[arin-ppml] ARIN-prop-127: Shared Transition Space for IPv4 Address Extension
ipng at 69706e6720323030352d30312d31340a.nosense.org
Sat Jan 22 18:55:33 EST 2011
On Sat, 22 Jan 2011 16:16:36 -0700
Chris Grundemann <cgrundemann at gmail.com> wrote:
> On Sat, Jan 22, 2011 at 15:22, Mark Smith may have written:
> > more likely absolute maximum of 128K, and probably more
> > commonly no more than 32K.
> For a little insight into how much of the industry is thinking about
> deploying LSN/CGN, you may want to take a look at a couple of the
> bigger vendors current pitches (other vendors have similar stories but
> these where the most recent two I have read):
Well aware of that one. No use to anybody who can't afford a CRS1. Not
a good place to put this function anyway, presuming you're using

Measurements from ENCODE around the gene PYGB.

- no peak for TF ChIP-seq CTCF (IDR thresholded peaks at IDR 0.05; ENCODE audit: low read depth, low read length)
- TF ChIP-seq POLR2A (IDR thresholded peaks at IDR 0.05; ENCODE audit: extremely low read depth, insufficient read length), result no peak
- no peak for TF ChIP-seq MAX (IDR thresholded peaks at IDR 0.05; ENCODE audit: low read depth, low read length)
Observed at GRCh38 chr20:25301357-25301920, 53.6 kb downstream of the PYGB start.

CRS1 as core or distribution routers - the best way to scale network
functions is to perform it as close as possible to the edge. Even Cisco
agree with that - remember the "no ACLs in the core, put them at the
distribution or access layer" model? The only rational reason I can
think of building one of those blades for a CRS1 is to prove that you
can do it, and that scaling something down (i.e building a smaller one)
is usually a significantly easier task than scaling something up. I've
been expecting either the code or the hardware to be released for lower
end platforms such as the ASRs. It hasn't happened yet, as far as I can
tell, based on the recent release manuals. Renaming traditional NAPT
functionality "carrier grade" doesn't make it so - mechanisms such as
recording who was using what address and port range at a particular
time for law enforcement purposes are what makes a NAPT solution
> A snippet from the Cisco site: "1+ million connections setup per
> second for stateful NAT44."
> Food for thought,
> > Regards,
> > mark.
> > _______________________________________________
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